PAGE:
powerhouse.KristiKlinestekerGraduate student Samantha Hale and Seasonal Naturalist Max Thomas paddle past the Diablo Power House. Despite its grey, concrete exterior, the inside is quite fancy, complete with marble and granite flooring, an art deco water fountain, and a tiled goldfish pool. Photo by Kristi Klinesteker.
submergedtree.KristiKlinestekerStumps of old trees poke through the green waters of Gorge Lake, like 100-year-old ghosts lending paddlers an idea of what the landscape looked like before the dam and reservoir were constructed. Photo by Kristi Klinesteker.

As we continued on our journey, we stopped here and there to explore the many waterfalls that feed into the lake. By this point, the drizzle had turned to full-blown rain, swelling the cascades around us, giving an even better idea at the amount of water coming off the land. No wonder they call this place the North Cascades. To make the occasion all the more special, it was Kristi’s birthday weekend, so we took our time meandering around some lakeside caves and waterfalls of all sizes and shapes. We continued on much farther than we had originally planned, finally coming to rest at the point where the Gorge Falls meets its namesake lake. The falls are impressive from the roadside, and even more so from the base. Climb as we did, it was too damp to get higher for a full view of the falls. However, there were many waterfalls closer to the lake that were equally as impressive and easier to access.

canoeinggorgelake.KristiKlinestekerChasing waterfalls: Thomas and Hale canoe past one cascade after another, meandering toward Gorge Dam up ahead. Photo by Kristi Klinesteker.

After a bit of playing in the snow and taking a plethora of pictures and “selfies”, we were on the water again. Before heading up lake we stopped to touch the massive 300 foot dam on our way back. I can now say I have seen and touched all three dams on the Skagit. On our return journey we hugged close to the opposite shore, investigating an equal number of waterfalls as well as avalanches and rock slides. Rain or shine, the day was exquisite, and I can’t wait to return to the Gorge Falls on a sunnier day. I would highly recommend this trip to anyone, but would suggest going when the water level is higher as it makes for a more relaxed journey.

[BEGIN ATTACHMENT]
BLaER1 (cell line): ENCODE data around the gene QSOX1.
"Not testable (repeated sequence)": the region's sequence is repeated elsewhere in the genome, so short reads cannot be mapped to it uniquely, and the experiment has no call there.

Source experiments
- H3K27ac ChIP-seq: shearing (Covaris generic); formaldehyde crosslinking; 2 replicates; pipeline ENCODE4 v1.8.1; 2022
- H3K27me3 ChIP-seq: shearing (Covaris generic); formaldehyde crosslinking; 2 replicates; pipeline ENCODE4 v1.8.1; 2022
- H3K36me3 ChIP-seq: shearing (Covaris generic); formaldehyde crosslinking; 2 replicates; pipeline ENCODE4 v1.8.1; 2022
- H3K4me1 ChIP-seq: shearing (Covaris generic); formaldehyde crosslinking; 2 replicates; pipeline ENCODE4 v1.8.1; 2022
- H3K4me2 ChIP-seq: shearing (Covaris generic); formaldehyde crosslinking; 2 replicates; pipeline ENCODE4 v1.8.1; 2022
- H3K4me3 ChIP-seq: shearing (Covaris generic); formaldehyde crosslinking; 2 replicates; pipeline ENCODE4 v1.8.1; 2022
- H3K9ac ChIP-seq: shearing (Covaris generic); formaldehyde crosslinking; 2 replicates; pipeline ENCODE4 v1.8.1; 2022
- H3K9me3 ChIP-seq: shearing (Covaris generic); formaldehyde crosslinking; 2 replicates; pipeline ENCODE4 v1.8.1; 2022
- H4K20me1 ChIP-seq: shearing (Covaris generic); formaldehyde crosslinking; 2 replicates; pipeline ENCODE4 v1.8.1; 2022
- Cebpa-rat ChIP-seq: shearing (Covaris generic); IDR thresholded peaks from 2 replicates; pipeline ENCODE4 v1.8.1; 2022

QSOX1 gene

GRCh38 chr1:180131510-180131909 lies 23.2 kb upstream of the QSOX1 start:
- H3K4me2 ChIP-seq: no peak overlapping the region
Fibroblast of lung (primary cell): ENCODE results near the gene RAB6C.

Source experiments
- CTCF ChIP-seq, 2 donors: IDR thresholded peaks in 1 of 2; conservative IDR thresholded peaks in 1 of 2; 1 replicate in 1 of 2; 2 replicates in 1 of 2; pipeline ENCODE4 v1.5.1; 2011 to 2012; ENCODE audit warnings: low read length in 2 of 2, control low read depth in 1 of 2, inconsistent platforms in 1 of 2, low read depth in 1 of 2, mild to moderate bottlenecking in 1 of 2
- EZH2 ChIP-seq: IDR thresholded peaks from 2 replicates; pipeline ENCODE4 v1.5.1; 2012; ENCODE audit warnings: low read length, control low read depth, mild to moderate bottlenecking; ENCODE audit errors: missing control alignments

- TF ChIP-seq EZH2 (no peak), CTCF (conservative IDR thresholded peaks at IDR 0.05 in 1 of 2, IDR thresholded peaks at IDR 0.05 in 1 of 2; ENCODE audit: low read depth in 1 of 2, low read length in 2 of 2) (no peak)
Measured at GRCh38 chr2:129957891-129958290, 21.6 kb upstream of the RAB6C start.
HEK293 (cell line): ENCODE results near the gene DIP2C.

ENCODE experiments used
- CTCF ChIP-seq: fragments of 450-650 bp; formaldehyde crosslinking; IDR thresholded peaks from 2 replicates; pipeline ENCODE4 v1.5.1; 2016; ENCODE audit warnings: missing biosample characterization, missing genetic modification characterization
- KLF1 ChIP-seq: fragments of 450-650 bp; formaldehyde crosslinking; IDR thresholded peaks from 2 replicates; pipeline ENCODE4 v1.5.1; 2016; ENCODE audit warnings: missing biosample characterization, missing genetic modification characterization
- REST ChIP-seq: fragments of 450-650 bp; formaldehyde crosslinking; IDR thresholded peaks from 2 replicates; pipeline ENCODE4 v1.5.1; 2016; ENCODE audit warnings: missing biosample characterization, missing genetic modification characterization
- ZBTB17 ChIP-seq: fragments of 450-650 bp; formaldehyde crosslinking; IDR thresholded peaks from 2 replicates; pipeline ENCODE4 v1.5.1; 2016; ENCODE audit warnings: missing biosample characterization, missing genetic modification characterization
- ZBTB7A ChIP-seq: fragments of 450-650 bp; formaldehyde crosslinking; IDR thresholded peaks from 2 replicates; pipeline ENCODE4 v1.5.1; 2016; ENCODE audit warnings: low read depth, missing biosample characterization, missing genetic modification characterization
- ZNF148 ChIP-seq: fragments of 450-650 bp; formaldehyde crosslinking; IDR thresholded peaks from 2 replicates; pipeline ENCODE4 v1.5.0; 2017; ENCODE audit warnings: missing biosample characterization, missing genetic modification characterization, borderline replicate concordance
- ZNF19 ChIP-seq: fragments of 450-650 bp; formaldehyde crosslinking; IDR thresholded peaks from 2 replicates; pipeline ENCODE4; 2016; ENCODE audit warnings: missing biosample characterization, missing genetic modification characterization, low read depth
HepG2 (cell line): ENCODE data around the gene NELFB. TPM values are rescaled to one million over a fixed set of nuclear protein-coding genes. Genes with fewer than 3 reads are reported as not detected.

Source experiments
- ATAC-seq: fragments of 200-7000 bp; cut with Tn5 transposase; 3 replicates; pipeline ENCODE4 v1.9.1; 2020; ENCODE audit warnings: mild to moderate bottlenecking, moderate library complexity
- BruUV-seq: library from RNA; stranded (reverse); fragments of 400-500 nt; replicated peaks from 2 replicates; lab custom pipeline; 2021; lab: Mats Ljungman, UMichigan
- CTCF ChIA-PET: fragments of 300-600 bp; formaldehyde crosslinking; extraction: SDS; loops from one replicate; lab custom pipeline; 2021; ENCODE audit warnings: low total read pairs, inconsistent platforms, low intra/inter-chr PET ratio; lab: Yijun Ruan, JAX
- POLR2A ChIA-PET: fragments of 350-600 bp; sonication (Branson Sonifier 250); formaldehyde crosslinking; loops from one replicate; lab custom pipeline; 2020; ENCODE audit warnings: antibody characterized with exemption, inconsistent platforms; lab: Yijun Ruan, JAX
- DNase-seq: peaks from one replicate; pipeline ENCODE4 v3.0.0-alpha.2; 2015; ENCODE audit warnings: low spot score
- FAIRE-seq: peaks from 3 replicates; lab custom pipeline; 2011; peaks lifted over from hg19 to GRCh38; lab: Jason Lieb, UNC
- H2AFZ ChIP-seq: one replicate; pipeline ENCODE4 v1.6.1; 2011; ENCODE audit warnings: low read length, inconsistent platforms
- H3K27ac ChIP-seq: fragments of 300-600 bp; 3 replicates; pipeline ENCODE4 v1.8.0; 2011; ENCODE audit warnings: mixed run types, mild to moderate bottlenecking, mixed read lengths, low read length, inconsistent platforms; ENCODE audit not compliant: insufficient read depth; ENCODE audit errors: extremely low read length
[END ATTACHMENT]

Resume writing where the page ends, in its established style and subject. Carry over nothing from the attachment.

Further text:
Enjoy your weekends and get out exploring, my friends!


We made it to the Gorge Falls!  From L to R: Kristi & Dylan Klinesteker, Samantha Hale, Annabel Connelly, and Max Thomas. Photo by Kristi Klinesteker.
Leading photo: The trip began in the shadow of Diablo Dam. Photo by Kristi Klinesteker.


Samantha Hale is a graduate student in North Cascades Institute and Western Washington University’s M.Ed. program. She has a background in marine mammal research and is ever in search, via canoe, of Diablo Lake’s elusive porca.


YLA.CM.inchworm NCI archives

Make a Love Connection: Biophilia in the North Cascades

February 14th, 2014 | Posted by in Life at the Learning Center